Requesting access to your personal data

Under data protection legislation, parents / carers have the right to request access to information about them that we hold (“Subject Access Request”). To make a request for your child’s personal data, or be given access to your child’s educational record, contact the Office Manager or Data Protection Officer, although any written request for personal data will be treated as a Subject Access Request.

The legal timescales for the School to respond to a Subject Access Request is one calendar month. As the School has limited staff resources outside of term time, we encourage parents / carers to submit Subject Access Requests during term time and to avoid sending a request during periods when the School is closed or is about to close for the holidays where possible. This will assist us in responding to your request as promptly as possible.

No fee usually required

You will not have to pay a fee to access your personal information (or to exercise any of the other rights). However, we may charge a reasonable fee if your request for access is manifestly unfounded or excessive. Alternatively, we may refuse to comply with the request in such circumstances.

What we may need from you

We may need to request specific information from you to help us confirm your identity and ensure your right to access the information (or to exercise any of your other rights). This is another appropriate security measure to ensure that personal information is not disclosed to any person who has no right to receive it.

You also have the right to:

  • object to processing of personal data that is likely to cause, or is causing, damage or distress;
  • prevent processing for the purpose of direct marketing;
  • object to decisions being taken by automated means;
  • in certain circumstances, have inaccurate personal data rectified, blocked, erased or destroyed; and
  • claim compensation for damages caused by a breach of the our data protection responsibilities.


In the limited circumstances where you may have provided your consent to the collection, processing and transfer of your personal information for a specific purpose, you have the right to withdraw your consent for that specific processing at any time. To withdraw your consent, please contact the Office Manager. Once we have received notification that you have withdrawn your consent, we will no longer process your information for the purpose or purposes you originally agreed to, unless we have another legitimate basis for doing so in law.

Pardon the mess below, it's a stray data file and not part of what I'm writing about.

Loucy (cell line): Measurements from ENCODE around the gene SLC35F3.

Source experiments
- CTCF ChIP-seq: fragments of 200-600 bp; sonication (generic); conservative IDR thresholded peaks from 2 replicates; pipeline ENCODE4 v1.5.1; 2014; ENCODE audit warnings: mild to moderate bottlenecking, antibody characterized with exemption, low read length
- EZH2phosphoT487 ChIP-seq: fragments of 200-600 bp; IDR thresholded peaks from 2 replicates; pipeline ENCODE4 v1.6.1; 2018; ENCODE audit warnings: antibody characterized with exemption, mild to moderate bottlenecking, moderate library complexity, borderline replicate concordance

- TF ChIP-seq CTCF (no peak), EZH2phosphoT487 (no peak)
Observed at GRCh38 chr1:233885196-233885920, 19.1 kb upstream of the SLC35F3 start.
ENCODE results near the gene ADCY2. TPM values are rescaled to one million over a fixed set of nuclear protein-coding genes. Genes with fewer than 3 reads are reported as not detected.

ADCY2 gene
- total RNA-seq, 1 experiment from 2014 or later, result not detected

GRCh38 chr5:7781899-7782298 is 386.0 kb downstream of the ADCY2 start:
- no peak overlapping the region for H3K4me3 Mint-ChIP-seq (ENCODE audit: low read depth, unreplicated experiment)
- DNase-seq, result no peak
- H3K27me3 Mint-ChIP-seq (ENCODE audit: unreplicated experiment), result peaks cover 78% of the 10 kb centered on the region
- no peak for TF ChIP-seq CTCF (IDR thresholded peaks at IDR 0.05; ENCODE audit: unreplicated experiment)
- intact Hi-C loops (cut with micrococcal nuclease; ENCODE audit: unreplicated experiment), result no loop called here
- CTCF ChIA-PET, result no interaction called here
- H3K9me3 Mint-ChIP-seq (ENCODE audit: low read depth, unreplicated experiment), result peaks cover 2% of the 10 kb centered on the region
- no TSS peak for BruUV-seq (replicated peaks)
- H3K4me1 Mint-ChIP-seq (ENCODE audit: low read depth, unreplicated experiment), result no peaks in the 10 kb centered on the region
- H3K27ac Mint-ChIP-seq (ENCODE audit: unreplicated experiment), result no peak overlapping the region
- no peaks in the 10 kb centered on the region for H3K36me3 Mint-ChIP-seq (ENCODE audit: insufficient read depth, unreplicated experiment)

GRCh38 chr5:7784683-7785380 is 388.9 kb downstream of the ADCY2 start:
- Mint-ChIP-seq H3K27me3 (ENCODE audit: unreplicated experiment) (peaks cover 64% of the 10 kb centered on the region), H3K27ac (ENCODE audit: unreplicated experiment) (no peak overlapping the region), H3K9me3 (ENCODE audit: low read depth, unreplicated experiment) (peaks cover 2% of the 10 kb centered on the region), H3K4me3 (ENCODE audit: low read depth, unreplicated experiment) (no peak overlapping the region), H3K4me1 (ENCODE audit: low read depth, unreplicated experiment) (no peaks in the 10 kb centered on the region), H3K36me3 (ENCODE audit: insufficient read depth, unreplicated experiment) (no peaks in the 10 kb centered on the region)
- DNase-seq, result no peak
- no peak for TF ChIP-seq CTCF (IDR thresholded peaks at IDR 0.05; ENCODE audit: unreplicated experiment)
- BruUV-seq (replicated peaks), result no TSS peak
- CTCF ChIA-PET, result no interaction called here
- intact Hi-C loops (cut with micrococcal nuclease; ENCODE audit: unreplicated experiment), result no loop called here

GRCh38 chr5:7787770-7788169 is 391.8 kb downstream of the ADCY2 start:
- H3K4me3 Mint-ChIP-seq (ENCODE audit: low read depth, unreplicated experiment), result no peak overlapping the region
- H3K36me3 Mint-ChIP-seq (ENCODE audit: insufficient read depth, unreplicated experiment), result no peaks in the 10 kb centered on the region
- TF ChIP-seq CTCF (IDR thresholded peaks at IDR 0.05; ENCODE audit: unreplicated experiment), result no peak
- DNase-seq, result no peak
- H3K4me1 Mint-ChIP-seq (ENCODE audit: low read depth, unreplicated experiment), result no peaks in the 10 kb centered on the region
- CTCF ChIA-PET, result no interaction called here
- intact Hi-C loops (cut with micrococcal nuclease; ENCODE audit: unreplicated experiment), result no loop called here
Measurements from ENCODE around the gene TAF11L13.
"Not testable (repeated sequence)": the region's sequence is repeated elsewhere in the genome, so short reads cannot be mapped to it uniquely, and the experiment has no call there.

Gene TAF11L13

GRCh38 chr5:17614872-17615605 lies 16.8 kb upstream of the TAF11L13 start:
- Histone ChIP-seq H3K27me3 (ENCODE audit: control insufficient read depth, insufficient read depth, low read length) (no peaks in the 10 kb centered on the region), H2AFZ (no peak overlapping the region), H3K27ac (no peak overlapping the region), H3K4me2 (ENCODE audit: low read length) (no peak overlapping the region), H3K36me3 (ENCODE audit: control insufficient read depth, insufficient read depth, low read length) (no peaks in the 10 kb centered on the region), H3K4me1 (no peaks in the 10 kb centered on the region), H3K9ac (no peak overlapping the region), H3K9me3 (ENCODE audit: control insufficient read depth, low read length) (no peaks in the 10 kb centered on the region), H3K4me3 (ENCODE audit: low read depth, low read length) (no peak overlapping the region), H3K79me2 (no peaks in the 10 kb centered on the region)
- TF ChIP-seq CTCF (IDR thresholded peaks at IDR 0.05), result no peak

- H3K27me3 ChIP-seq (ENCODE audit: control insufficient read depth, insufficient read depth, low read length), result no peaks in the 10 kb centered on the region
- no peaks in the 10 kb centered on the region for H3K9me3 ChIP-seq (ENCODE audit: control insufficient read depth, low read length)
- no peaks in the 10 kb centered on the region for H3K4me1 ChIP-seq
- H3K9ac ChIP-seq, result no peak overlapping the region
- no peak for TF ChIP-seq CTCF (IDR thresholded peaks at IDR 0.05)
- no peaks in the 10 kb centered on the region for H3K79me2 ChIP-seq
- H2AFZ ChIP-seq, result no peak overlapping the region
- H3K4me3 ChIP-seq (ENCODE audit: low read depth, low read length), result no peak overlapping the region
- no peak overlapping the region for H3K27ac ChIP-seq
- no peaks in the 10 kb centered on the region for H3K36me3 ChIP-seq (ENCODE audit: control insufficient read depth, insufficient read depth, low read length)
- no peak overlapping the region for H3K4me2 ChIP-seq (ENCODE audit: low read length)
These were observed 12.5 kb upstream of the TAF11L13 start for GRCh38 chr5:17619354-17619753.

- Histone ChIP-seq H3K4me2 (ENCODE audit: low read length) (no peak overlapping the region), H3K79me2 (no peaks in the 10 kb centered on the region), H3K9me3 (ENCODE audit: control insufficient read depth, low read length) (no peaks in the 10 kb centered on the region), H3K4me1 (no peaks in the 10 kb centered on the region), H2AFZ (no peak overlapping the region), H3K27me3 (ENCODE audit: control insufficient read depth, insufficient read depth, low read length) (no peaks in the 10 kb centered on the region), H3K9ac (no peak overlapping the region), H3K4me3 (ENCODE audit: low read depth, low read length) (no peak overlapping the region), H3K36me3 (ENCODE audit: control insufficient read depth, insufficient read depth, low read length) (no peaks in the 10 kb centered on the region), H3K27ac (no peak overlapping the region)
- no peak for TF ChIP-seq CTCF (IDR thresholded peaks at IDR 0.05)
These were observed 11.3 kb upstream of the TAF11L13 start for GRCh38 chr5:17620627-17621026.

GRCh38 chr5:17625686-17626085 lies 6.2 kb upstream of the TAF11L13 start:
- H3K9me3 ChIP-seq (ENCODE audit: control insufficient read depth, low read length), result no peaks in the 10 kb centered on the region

We have appointed a data protection officer (DPO) to oversee compliance with this privacy notice. If you have any questions about this privacy notice or how we handle your personal information, please contact the DPO at You have the right to make a complaint at any time to the Information Commissioner’s Office (ICO), the UK supervisory authority for data protection issues.

You can contact the Information Commissioners Office on 0303 123 1113 or via email or at the Information Commissioner’s Office, Wycliffe House, Water Lane, Wilmslow, Cheshire. SK9 5AF.


We reserve the right to update this privacy notice at any time, and we will provide you with a new privacy notice when we make any substantial updates. We may also notify you in other ways from time to time about the processing of your personal information.

Quality SEND School Statement

Little Munden School statement on high quality provision and outcomes for children and young people with SEND

The special educational needs and disability (SEND) code of practice (2015) requires all local authorities to describe the special educational provision it expects to be available for children and young people who have SEND. This information describes the arrangements schools should have in place for Hertfordshire children and young people with SEND. For further information on any particular aspect, please click the links provided. (Throughout this document, numbers in brackets refer to the SEND Code of Practice 2015)

The SEND Code of Practice (2015) says we must:

  • Have regard to the principles underpinning the code of practice to ensure the views, wishes and feelings of the child or young person, and the child’s parents, are central to achieving the best possible educational and other outcomes. (1.1)
  • Use their best endeavours to make sure that a child with SEN gets the support they require.
  • Appoint a SENCO who must be a qualified teacher working at the school. If required, they must achieve the National Award for Special Educational Needs Co-ordination within three years of appointment. (This does not apply to 16 to 19 academies.)
  • Take steps to ensure that children with medical conditions get the support required to meet those needs. (5.11 and 6.11)